• Very close. If no one else gets it, the book is yours (might send one anyway because is a very feasible answer, although defenders probably wouldn’t scale a gatehouse).

      • I’m clutching at straws here but: was it to allow for the defense of the gate house should attackers get inside the walls and attempt to open the gate to allow the rest of the attacking army in?

        • It was for defense of the gatehouse, but not from invaders already past the walls . Brooke answered correctly below. Clockwise stairwells at the gatehouse allow defenders to carry buckets in their right hands. These buckets could hold such fun murder-hole munitions as boiling oil, searing sand, boiling water, boiling tar, etc. The defenders at the top of the gatehouse would take the buckets and dump them down the murder holes and machicolations of the gatehouse onto the “soon to be living the rest of their short miserable lives in excruciating pain” attackers. But your earlier comment could be seen as correct as well, so you and Brooke get a signed copy of Scourge!

    • Yes, you’re right Jeff. Wasn’t thinking in those terms. Although if you scale the wall, you might not want to bother with the gatehouse (other than opening the gates for your army).

  2. I am so intrigued! Was it so the defenders could more easily carry up heavy things in their right hands like buckets of rocks and the always fun boiling oil (was that even a thing?) to dump down from the top of the gateway tunnel on the invaders should they get through? Or alternatively carry up and then throw down live animals should you be French:) Although my plan seems a bit short sighted because unless you get everyone with your rocks, oil or cows they are going to come up the stairs and get you. Hmm. Nothing left to do at that point but start yelling “Your mother was a hamster and your father smelt of elderberries!”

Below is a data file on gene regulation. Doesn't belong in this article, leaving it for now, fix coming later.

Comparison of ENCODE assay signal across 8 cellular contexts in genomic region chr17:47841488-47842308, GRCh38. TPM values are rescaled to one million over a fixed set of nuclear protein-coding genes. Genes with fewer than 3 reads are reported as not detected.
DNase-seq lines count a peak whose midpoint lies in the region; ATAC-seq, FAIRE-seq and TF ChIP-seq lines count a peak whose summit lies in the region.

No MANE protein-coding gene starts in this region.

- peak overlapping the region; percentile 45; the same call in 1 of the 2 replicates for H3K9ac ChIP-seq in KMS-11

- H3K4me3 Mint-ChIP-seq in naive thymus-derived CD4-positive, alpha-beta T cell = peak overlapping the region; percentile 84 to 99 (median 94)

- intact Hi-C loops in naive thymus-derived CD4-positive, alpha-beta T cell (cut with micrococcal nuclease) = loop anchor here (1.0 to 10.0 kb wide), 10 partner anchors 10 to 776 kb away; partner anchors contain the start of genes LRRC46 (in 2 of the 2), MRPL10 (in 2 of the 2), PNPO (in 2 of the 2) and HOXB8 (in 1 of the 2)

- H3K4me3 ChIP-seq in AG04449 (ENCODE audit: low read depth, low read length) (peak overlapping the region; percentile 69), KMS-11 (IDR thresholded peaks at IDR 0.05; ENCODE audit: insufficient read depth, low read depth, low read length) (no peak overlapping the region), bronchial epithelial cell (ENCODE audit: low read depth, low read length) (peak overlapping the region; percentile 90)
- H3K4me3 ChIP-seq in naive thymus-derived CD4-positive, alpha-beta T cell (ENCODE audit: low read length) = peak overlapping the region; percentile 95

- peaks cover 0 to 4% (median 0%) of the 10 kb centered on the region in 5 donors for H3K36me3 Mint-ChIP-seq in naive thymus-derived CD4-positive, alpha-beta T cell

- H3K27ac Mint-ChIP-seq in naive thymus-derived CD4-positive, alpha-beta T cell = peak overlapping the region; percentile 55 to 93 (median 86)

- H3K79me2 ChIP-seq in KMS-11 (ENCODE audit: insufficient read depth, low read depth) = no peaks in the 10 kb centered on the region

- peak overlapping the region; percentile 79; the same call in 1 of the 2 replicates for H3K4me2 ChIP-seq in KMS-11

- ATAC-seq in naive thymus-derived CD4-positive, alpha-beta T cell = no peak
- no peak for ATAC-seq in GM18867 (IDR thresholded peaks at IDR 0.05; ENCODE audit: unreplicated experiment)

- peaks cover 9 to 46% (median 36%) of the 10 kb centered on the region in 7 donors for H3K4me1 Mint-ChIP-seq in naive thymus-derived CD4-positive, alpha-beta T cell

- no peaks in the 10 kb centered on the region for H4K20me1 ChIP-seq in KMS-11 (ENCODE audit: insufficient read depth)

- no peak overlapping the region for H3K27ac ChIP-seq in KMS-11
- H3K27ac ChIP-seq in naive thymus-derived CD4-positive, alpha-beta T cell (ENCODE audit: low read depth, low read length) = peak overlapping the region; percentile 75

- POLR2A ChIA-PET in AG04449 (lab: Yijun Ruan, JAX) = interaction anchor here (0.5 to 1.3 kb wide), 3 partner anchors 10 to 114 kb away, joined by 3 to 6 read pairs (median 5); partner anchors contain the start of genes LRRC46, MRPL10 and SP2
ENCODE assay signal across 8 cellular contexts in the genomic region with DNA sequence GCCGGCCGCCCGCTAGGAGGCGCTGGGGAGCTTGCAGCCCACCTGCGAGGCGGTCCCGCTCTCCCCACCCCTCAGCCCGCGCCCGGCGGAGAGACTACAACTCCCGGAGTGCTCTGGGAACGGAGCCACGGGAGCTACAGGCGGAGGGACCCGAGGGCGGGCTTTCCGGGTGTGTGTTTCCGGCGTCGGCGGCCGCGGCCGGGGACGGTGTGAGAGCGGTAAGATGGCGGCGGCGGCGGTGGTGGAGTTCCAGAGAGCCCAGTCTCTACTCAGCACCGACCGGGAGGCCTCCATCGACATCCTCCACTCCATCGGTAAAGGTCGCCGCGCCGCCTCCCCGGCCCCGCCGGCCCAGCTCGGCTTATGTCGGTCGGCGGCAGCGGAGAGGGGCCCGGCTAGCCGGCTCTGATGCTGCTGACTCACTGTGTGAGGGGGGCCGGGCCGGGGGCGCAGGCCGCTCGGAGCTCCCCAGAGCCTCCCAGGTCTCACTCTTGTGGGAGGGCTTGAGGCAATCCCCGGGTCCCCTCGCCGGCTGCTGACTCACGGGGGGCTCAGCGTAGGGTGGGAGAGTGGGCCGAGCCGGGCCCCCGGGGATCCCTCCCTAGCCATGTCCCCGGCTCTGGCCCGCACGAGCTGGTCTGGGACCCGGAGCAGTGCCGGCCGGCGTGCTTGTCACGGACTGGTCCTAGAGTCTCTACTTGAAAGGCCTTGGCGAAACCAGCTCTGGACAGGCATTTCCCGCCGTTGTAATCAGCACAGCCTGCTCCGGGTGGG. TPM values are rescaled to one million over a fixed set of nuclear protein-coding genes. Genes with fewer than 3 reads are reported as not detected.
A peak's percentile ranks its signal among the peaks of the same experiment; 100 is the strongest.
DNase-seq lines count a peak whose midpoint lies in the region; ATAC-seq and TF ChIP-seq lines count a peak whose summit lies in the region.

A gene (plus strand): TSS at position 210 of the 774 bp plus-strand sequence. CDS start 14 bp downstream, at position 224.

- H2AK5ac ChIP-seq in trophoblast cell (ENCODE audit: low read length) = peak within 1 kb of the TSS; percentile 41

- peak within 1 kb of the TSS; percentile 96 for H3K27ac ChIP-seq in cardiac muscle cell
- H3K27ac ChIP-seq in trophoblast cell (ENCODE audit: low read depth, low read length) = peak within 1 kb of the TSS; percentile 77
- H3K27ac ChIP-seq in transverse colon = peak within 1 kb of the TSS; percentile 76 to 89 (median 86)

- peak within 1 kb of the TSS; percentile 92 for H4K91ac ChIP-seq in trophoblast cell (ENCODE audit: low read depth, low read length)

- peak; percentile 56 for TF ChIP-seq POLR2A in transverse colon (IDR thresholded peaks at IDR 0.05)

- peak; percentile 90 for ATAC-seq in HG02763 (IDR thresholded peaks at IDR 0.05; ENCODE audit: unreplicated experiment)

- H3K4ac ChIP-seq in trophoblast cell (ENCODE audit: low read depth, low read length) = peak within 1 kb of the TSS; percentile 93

• Absolutely correct! You win (another) signed copy of The Scourge. Would you like me to use European or African swallows to deliver it to you? Yes, clockwise stairs allowed defenders to carry buckets of really bad things up to the murder holes at the top of the gatehouse and pour the really bad things down onto attackers. Well done!!

      • I’m starting an exclusive collection! If I recall correctly I think it has to be the African swallow due to weight ratios and the ability to maintain air-speed velocity. Perhaps you could wait until Nostrum is completed and printed then sign one of those for me?

        • Sounds good Brooke. I think there was a counter-theory that European swallows could indeed carry a book if two of them gripped the covers and worked together. Don’t believe all that gibberish about wingbeats per minute and airspeed dynamics.
          If you don’t hear from me after Nostrum goes to print, please send me a polite prod (something in the nature of “hey dumbass, where’s my book?” works really well). I am the world’s most disorganized person in the world (it’s true, check Guinness).

          Thanks for your continued continued support Brooke!